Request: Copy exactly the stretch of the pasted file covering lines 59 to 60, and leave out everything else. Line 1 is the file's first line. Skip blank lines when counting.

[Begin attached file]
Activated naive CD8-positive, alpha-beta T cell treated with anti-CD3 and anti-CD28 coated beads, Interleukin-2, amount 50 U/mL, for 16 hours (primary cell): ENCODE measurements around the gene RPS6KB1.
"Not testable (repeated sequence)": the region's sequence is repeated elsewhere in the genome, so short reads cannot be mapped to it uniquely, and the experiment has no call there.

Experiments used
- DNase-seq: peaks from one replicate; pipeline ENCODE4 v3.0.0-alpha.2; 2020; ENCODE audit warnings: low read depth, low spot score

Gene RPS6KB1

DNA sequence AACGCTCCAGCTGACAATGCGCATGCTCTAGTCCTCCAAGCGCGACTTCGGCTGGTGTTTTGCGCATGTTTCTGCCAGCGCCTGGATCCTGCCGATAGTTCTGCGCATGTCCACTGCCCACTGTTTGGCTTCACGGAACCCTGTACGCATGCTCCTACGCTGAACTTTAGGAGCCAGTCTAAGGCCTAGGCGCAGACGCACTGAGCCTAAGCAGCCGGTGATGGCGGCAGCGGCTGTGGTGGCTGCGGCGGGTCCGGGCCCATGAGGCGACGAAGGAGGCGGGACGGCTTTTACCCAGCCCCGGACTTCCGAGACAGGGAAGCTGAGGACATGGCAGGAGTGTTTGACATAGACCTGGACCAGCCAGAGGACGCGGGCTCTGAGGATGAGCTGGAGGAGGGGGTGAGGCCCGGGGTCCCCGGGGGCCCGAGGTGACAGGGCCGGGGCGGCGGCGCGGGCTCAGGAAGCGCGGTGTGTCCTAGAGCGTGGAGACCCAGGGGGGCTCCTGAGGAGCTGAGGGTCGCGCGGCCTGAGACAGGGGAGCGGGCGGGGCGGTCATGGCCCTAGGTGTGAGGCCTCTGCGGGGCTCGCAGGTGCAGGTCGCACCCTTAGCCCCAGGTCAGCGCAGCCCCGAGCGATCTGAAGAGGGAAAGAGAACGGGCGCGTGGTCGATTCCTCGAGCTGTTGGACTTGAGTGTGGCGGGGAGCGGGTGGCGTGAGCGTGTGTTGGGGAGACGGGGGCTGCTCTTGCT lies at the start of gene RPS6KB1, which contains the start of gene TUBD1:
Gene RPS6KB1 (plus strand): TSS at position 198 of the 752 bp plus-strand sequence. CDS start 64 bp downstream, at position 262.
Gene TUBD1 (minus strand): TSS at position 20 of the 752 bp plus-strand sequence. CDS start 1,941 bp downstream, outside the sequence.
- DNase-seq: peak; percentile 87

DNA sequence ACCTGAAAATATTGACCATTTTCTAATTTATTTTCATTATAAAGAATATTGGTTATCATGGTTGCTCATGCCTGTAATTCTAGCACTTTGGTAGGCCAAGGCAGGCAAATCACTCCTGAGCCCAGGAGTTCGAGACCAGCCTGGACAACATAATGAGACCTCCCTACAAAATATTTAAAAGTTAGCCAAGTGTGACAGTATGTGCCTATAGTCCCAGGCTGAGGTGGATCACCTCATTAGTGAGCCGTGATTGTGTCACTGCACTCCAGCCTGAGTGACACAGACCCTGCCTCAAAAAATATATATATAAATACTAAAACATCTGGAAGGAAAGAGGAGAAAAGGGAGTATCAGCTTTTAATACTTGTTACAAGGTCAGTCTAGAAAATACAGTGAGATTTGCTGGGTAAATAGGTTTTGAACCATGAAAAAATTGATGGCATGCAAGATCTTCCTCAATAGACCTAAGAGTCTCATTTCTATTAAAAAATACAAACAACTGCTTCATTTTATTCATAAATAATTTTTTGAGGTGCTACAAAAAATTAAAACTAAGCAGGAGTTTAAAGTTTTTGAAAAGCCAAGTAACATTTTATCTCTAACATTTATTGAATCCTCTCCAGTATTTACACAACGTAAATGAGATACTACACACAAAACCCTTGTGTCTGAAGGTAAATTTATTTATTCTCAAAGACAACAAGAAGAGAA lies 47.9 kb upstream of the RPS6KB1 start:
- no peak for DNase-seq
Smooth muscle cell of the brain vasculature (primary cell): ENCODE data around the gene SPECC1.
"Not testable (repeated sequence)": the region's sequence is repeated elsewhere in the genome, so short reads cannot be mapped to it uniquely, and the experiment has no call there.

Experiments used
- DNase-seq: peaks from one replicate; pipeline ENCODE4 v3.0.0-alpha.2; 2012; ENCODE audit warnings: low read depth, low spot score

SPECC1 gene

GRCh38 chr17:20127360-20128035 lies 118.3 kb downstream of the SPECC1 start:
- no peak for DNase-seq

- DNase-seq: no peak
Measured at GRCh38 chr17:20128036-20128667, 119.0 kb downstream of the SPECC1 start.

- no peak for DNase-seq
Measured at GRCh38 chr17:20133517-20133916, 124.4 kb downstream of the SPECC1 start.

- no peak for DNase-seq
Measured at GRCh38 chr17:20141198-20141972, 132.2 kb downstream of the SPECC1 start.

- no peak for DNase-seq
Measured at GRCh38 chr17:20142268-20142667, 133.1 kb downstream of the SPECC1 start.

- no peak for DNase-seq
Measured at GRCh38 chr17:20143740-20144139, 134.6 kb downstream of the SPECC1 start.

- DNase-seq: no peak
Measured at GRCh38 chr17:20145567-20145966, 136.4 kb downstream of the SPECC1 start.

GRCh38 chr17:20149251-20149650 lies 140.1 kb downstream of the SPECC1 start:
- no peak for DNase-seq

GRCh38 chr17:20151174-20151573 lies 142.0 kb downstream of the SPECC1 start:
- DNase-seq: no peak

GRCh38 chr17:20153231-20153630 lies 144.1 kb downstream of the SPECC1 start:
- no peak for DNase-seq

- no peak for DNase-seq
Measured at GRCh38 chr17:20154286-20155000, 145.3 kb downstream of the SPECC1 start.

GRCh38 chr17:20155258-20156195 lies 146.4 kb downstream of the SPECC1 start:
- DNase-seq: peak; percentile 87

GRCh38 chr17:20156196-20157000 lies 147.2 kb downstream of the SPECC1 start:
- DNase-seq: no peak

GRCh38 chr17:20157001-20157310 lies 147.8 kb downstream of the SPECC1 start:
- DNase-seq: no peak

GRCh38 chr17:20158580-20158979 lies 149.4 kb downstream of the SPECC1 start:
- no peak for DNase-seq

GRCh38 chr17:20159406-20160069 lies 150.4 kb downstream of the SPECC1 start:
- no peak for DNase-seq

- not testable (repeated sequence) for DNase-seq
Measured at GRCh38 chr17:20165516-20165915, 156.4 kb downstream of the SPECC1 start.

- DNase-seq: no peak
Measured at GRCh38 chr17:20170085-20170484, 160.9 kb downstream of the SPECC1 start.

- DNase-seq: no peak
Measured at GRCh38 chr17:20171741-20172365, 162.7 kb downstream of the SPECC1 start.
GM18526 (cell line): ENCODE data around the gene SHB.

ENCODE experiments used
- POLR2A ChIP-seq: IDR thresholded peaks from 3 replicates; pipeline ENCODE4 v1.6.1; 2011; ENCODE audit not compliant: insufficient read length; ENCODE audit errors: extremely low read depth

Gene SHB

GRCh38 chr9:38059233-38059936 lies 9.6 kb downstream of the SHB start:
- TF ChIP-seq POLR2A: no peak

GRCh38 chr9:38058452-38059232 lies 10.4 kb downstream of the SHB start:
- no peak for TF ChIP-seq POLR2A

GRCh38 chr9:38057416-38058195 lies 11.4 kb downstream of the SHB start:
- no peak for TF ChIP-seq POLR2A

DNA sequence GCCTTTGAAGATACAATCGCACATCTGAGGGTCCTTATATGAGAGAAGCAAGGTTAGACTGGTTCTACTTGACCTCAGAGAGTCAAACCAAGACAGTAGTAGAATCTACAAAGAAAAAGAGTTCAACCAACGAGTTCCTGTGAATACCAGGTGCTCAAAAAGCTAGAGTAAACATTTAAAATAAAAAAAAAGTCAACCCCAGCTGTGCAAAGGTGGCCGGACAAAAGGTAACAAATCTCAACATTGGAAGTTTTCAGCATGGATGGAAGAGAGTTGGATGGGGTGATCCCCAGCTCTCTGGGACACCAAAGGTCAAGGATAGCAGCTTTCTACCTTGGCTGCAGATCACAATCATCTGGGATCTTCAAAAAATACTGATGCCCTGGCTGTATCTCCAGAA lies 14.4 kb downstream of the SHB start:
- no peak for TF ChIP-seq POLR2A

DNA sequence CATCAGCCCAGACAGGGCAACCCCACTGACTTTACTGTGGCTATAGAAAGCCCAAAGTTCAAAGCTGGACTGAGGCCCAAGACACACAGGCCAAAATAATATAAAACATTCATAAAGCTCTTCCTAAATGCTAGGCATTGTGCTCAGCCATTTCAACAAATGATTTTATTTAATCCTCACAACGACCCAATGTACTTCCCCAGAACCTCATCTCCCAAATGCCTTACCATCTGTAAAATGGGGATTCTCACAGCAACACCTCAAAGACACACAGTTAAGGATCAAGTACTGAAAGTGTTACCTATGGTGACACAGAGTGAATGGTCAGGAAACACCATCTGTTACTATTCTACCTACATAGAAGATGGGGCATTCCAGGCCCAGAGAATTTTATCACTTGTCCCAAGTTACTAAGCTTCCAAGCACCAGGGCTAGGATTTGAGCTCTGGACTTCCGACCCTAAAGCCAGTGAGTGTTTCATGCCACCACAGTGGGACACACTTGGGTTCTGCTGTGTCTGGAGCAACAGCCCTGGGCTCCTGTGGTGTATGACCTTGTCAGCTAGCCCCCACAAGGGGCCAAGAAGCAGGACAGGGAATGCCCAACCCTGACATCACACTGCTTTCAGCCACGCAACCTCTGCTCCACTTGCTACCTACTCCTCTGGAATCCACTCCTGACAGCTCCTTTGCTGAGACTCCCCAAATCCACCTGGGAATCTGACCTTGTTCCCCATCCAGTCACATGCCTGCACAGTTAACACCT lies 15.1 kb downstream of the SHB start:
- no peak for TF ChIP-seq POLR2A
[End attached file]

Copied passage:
GRCh38 chr9:38059233-38059936 lies 9.6 kb downstream of the SHB start:
- TF ChIP-seq POLR2A: no peak